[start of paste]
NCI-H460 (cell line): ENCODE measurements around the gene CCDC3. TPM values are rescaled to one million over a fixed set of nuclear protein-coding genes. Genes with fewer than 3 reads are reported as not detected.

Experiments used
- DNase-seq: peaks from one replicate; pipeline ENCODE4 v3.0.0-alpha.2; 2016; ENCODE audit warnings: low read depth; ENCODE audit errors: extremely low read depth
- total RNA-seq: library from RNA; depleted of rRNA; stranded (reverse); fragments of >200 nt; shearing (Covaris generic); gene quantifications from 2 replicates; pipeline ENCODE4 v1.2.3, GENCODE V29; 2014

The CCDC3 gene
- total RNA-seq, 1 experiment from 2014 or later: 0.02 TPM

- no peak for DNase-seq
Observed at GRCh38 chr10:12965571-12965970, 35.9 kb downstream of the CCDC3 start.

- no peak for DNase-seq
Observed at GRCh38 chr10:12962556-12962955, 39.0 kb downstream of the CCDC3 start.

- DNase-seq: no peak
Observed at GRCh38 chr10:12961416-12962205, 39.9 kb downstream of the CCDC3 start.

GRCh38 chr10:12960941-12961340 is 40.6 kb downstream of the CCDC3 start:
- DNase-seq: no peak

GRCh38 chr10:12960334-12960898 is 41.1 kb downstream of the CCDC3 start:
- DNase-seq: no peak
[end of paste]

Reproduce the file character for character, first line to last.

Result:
NCI-H460 (cell line): ENCODE measurements around the gene CCDC3. TPM values are rescaled to one million over a fixed set of nuclear protein-coding genes. Genes with fewer than 3 reads are reported as not detected.

Experiments used
- DNase-seq: peaks from one replicate; pipeline ENCODE4 v3.0.0-alpha.2; 2016; ENCODE audit warnings: low read depth; ENCODE audit errors: extremely low read depth
- total RNA-seq: library from RNA; depleted of rRNA; stranded (reverse); fragments of >200 nt; shearing (Covaris generic); gene quantifications from 2 replicates; pipeline ENCODE4 v1.2.3, GENCODE V29; 2014

The CCDC3 gene
- total RNA-seq, 1 experiment from 2014 or later: 0.02 TPM

- no peak for DNase-seq
Observed at GRCh38 chr10:12965571-12965970, 35.9 kb downstream of the CCDC3 start.

- no peak for DNase-seq
Observed at GRCh38 chr10:12962556-12962955, 39.0 kb downstream of the CCDC3 start.

- DNase-seq: no peak
Observed at GRCh38 chr10:12961416-12962205, 39.9 kb downstream of the CCDC3 start.

GRCh38 chr10:12960941-12961340 is 40.6 kb downstream of the CCDC3 start:
- DNase-seq: no peak

GRCh38 chr10:12960334-12960898 is 41.1 kb downstream of the CCDC3 start:
- DNase-seq: no peak